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The Most Underrated Episodes Of Star Trek: Voyager

"Star Trek" producers took the franchise in a new direction with "Voyager," which began its seven-season run in 1995. The series set out to explore some strange new worlds with an all-new crew aboard a starship trapped in the far-flung Delta Quadrant. Led by Kate Mulgrew's Captain Janeway, the crew's ultimate goal is to get back home. The series charted a course for Earth and never looked back.

While "Voyager" didn't produce many of the franchise's overall best installments, it may well be the most consistent "Star Trek" series of the era, with fewer growing pains than "The Next Generation" and "Deep Space Nine." It aired plenty of standout episodes, while its worst have become downright legendary. But in between there are also a number of great stories that never get the respect they deserve.

From stories about the former Borg Seven of Nine and moral dilemmas for the Doctor to Captain Janeway classics, we've compiled a list of some of these unheralded gems. So purge the bio-neural gel packs and raise temporal shields, these are the most underrated episodes of "Star Trek: Voyager."

Counterpoint (Season 5, Episode 10)

There's no denying that Kate Mulgrew's indomitable performance as Captain Janeway is one of the highlights of "Star Trek: Voyager," and one of her most underrated episodes is Season 5's "Counterpoint." An episode that gives the captain a rare love interest, it does so this time with a dark twist, and even a few surprises. Guest star Mark Harelik boards Voyager as Kashyk, a sinister alien enforcer who becomes beguiled with the intrepid Captain Janeway and soon switches sides.

It begins when the titular ship enters the vast territory of the Devore, who are waging an endless campaign of oppression against any and all telepaths. The Voyager (which is hiding a number of telepathic refugees alongside the likes of Tuvok and Ensign Vorik) is subjected to routine inspections. However, Inspector Kashyk defects and joins Janeway in the search for a wormhole that will spirit them away from Devore space. Though skeptical, Janeway soon finds herself falling for Kashyk, whose motives are at best unclear.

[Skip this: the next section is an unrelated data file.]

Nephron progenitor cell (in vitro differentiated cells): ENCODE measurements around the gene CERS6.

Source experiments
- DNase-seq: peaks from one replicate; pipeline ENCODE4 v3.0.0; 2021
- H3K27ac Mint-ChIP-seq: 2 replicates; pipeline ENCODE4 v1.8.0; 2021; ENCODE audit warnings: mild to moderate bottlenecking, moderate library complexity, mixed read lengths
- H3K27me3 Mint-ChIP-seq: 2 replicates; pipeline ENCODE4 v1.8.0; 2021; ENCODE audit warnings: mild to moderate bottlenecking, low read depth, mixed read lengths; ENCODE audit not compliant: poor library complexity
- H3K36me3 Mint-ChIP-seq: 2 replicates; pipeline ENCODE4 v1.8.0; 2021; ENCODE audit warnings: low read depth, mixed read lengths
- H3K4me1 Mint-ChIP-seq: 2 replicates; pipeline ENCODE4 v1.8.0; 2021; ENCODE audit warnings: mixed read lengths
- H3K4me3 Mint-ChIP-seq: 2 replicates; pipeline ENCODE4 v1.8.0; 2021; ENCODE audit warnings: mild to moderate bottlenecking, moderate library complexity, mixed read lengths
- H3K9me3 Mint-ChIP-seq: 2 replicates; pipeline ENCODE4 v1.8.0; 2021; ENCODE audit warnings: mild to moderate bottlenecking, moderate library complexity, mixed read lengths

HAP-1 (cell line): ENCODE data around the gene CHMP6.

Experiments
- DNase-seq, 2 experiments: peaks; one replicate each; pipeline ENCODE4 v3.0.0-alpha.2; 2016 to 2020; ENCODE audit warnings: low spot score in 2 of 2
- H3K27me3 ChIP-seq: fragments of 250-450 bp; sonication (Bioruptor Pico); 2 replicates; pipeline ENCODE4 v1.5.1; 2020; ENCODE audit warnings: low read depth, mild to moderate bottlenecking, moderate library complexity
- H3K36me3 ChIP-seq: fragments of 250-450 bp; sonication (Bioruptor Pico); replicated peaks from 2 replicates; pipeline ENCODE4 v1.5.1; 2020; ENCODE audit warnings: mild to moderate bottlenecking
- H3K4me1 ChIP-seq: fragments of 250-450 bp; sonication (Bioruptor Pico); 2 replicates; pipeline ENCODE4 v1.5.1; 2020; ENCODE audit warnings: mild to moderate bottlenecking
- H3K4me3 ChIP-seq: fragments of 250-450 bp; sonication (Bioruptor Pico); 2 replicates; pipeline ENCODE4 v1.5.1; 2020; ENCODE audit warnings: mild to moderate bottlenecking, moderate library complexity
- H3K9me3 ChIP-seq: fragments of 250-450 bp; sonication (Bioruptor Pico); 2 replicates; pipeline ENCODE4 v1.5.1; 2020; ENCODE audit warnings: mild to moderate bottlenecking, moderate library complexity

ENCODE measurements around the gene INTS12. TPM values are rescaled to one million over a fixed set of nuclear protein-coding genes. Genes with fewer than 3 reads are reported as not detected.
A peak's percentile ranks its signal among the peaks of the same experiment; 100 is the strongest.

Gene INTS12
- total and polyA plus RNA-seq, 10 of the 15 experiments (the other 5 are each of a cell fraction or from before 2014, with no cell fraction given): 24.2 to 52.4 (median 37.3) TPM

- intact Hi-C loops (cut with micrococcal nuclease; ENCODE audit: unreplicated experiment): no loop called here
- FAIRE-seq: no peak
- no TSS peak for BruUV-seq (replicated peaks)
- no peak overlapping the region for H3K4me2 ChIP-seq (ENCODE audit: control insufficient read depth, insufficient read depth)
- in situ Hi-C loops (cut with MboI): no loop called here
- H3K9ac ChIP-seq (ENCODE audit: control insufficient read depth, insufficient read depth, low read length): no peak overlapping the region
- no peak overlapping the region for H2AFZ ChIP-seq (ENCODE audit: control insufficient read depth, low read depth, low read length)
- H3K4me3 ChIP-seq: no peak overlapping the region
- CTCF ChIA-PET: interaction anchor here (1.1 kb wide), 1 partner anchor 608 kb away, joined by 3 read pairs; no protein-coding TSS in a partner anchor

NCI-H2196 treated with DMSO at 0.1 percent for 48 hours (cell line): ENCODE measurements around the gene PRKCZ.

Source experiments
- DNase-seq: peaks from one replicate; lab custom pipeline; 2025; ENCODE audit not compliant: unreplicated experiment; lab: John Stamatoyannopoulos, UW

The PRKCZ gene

Admittedly, clued-in viewers may see some of the episode's twists and turns coming, but they still manage to satisfy. Harelick is another strong guest star, emerging as both a compelling love interest and a foil to Mulgrew's Janeway. This episode ultimately shows just how strong a strategist the captain really is.

The Killing Game (Season 4, Episodes 18 & 19)

While it might not be the best double-length episode that the series has ever produced — it's hard to top the likes of "Year of Hell" and "Equinox" — "The Killing Game" deserves to be in the discussion. This enthralling two-parter, which aired on a single night, sees the return of the Hirogen and explores a different side to the Predator-like race of hunters.

In the episode, we learn that the Hirogen have taken over Voyager and are using the crew in elaborate war games at the behest of a leader who wants to guide his people to a new way of life through simulated hunts. They've turned most of the ship into one big holodeck and are reenacting World War II, with the Hirogen in the role of the Nazis. Janeway and Tuvok are Parisian resistance fighters, and Seven of Nine is a newly arrived French lounge singer who has joined the underground. With no knowledge of who they really are, the crew must find a way to defeat the Hirogen — disguised as the Third Reich — with only the Doctor and Harry Kim on the outside with any idea of what is really going on.

A loving homage to classic Hollywood war movies, the episode's extra length is used to good effect, with big battle sequences and action that goes from the streets of 1930s Paris to the bowels of a 24th-century starship. It might not be the best big episode, but it's an underrated one that deserves more love.

The Thaw (Season 2, Episode 23)

Season 2 installment "The Thaw" is often poorly reviewed for its goofy story and PG attempt at terror. Some critics felt it simply didn't fit in with the show's galaxy-exploring premise, but what it lacks in classic "Star Trek" tone it makes up for with "The Twilight Zone" levels of chills.

The episode sees Voyager investigating a distress signal, but when the crew arrives at its location, they find something truly strange: A group of colonists in suspended animation. In an attempt to live through an ecological disaster, a number of survivors hooked their minds into a virtual reality simulator to help keep them alive. The computer program that is sustaining them has become self-aware, and when Ensign Kim attempts to enter the simulation to revive them, he discovers the program has taken the form of a terrifying alien clown, with his own bizarre circus. Feeding off the fear of his captives, the sadistic clown (guest star Michael McKean) subjects them to his own brand of psychological torture.